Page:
Elmer G. Osterhoudt
The Modern Radio Laboratories Catalog 

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  MRL No. 2 Morgan crystal set  Page 92  
There seems to be a clone of the No. 2 Crystal set in the book "FIRST RADIO BOOK FOR BOYS" by Alfred P. Morgan, Copyright 1941. The picture from Morgan's book is on the right. Alfred P. Morgan wrote over 15 books on radio. Would he copy Elmer's circuit into one of his own books?
  MRL 2A   Morgan Circuit  
They certainly look similar. Which circuit works better? I tried it both ways. The fact is, the Morgan circuit doesn't work at all. The problem is the variable capacitor in series with the coil tap selector. A person named Hue Miller emailed and wrote that there is a mistake in the Alfred P. Morgan circuit.

All modern AM radios need a "BS" detector and switch!
The term "BS" or "Bullsh*t" didn't become popular till after WWII. Morgan's book is copyright 1941.


MRL radio coil
MRL No. 2 coil
Here are two examples of the MRL No. 2 coil. The one with the fiber rings at the ends is the oldest, but they both show signs of the celluloid shrinking from age.

The coil form is 2" in diameter by 4.5" long. The coil is 90 turns of #22 cotton covered wire. The coils are tapped at turns 5, 10, 16, 23, 40, 50, 61 and 73.

What formula did Elmer use to determine the taps? Did he calculate the inductance of each tap and determine the frequency the coil will resonate at depending on the position of the variable capacitor?
It seems he used a ruler! The coil is tapped at 1/4, 1/2, 5/8, 3/4, 1, 1, 2, and 2 inches.

Another MRL Advertisement

In November of 1958, "Electronics Illustrated" magazine announced they were accepting classified ads. Elmer wasted no time. This MRL advertisement appeared in the very next issue.


MRL 2XM coil form
If you saw this in the catalog, what do you think it would actually look like?
MRL coil form
It's a beautiful, hand-made, low loss, high-Q, transparent celluloid coil form. 2" in diameter x 4.5" long.
According to an advertisement in Radio magazine, the first 2" celluloid coil forms were sold in July of 1934.
The 2XM coil form is the heart of many of the crystal set kits and plans in Elmer's literature. The cost in 1972 was 45. In 1985 it was a dollar. An MRL-made mounting bracket was included. This bracket was not sold separately in the catalog.

MRL No. 18 Diode-Transistor Set

MRL #18
MRL #18
Catalog entry for the No. 18 and an actual No. 18 built in 1980.

MRL No. 26 Diode-Transistor All Wave Set

MRL #26
MRL #26
Catalog entry for the No. 26 and an actual No. 26 built in 1978 by Sloane Freeman.
MRL no. 26
Another MRL No. 26, this one built by Don Holdaway. That brass switch looks new!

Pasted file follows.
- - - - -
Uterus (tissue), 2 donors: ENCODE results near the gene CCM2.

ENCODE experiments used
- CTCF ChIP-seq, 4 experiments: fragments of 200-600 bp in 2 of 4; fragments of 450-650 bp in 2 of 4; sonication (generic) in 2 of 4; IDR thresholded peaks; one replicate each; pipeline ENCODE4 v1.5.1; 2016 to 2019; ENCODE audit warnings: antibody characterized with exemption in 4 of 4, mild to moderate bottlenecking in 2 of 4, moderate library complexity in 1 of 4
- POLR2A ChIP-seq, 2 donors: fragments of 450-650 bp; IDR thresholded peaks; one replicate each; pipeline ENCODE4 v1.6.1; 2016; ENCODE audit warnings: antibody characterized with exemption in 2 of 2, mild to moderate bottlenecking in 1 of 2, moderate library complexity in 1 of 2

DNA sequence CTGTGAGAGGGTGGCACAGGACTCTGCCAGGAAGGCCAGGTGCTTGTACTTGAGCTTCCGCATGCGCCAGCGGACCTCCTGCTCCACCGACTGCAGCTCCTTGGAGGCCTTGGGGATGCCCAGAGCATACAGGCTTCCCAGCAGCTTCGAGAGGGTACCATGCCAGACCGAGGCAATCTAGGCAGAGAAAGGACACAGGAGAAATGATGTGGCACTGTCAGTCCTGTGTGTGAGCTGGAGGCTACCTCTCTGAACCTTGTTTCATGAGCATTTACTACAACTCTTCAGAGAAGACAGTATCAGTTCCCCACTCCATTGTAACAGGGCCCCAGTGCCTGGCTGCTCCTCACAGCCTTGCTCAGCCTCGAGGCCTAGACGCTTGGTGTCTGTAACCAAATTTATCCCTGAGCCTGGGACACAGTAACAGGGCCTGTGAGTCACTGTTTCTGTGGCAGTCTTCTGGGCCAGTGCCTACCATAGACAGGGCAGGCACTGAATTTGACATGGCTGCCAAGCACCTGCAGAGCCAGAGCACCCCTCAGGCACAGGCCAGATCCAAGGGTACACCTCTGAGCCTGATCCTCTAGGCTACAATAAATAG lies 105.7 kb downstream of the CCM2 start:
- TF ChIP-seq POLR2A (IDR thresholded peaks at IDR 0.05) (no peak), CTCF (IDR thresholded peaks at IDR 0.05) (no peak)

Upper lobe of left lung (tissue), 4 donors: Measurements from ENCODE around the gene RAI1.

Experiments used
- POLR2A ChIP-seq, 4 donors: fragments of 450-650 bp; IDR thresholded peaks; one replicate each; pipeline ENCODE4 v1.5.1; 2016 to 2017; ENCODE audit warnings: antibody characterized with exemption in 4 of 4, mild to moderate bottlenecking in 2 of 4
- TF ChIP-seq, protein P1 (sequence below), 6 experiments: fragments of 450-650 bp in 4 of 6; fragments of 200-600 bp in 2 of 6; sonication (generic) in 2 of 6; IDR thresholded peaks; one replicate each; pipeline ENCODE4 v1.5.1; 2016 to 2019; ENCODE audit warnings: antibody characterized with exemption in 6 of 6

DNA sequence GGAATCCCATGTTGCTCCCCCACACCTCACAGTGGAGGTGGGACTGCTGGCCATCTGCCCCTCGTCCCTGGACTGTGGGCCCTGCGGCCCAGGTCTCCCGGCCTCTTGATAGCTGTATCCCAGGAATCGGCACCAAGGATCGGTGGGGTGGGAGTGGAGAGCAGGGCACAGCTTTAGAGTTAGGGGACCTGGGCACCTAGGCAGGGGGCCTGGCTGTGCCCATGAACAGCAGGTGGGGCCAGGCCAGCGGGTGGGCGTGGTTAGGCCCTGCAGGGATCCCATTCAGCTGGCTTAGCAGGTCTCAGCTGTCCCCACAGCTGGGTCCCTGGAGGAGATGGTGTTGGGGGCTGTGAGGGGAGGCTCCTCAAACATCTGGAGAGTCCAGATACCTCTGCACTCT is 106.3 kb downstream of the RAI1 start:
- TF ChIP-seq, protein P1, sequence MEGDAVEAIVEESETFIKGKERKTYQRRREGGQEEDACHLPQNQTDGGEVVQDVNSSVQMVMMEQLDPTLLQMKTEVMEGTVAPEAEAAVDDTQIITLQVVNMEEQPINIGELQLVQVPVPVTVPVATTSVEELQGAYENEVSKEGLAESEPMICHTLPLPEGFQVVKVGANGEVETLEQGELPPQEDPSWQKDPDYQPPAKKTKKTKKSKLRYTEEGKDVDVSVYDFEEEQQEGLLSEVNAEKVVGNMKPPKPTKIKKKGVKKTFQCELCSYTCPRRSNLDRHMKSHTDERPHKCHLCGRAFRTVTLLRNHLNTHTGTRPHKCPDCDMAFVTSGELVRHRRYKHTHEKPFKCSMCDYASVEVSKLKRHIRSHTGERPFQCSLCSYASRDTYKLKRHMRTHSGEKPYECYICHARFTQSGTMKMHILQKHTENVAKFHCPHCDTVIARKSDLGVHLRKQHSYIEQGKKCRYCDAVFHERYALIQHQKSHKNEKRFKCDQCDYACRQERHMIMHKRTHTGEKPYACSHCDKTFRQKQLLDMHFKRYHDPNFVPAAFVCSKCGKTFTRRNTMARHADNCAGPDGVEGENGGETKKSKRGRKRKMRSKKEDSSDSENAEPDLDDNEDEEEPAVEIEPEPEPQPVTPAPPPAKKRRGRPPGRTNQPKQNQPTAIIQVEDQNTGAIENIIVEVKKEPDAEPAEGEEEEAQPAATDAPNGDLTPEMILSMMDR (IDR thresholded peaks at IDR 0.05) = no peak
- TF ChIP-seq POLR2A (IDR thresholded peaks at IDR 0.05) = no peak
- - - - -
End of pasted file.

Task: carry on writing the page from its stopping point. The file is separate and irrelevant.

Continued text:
MRL No. 10  All-wave Diode-Transistor Set

MRL #10
MRL #10
Catalog drawing for the #10 and an actual #10 built 50 years ago.
The kit came with all the parts, a 4.3 volt battery and a copy of DP-34. It sold for $8.50.
MRL no. 10
Rear view of the MRL Number 10 shown above. This was built in 1971.
On the left is the battery holder, but the battery and connecting wires are missing.
MRL no. 10 circuit
mercury battery

The 4.3 volt Mercury battery is so rare I can't find a picture of one.
According to the catalog, the battery holder will fit an AA or a 4.3V mercury.



  1973   1986  
Here's another drawing that is ambiguous, as is the statement "has never been listed in CAT." How can it not be listed in the catalog if you're looking at it in the catalog? Obviously, it was only intended for the first catalog to list the variometer but the line stayed in for all the other catalogs.

What is it? What does it look like in real life?
The catalog hints we should get DP-44. Here is the variometer in DP-44, drawn actual size in the publication. Unfortunately, Elmer's drawing shows it as viewed perfectly down from the top. It looks like two rectangles in a square inside a circle.

The square and the circle are cylinders!
The rectangles are coils!
Two different sizes.
The coupling between the coils is varied by turning the inside coil.

Another MRL masterpiece! How many of these would he have sold if he had put a picture of one in the catalog? If you scroll back up and look at DP-44 again, you'll see he has a picture of a "1920 - 1930 Low - Loss Variometer" next to his drawing. Why didn't he use a photo of his own variometer??



This is an unassembled kit from 1986. If you purchased it already wired, a 9V battery was included.
The most interesting aspect of the kit is the box! Elmer made a wooden box, then covered it with wood grain Contact Paper. How long did that take? Why didn't he paint it with the same paint as the front panel?
An explanation of the box, from MRL Data Sheets Vol. 6

Look at the underside of the front panel in the middle picture. We've just solved the mystery of what Elmer calls "Compo." It's Masonite!

Note: In HB-5, Crystal Set Construction, page 3, Elmer stated that "Compo." is Masonite. However, HB-5 wasn't published till 1956 and he had been calling it "Compo." for two decades prior,

Misprint in the February 1959 edition of Popular Electronics. Fortunately it only ran for one month.

In 1971 Elmer and Mabel moved to Reno, Nevada.
 A year later they were back in California.

Why would Elmer and Mabel move to Reno, Nevada? In 1984 Elmer wrote that years previous Mabel would sometimes go to Reno for a week. During that week he'd go into the shop at 6AM and write a handbook.

Apparently, there was some draw to Reno for Mabel, perhaps family, but who knows? So Elmer, who lived almost his whole adult life near the coast of California, moved MRL to the dessert of Reno, Nevada. Actually, it was only a two hour drive from where they lived in Sacramento CA.

I guess something didn't pan out and before you knew it, they were in Garden Grove, CA. The trip from Reno to Garden Grove is over 500 miles and would have taken all day. Every time they moved, they moved seven and a half tons of MRL with them.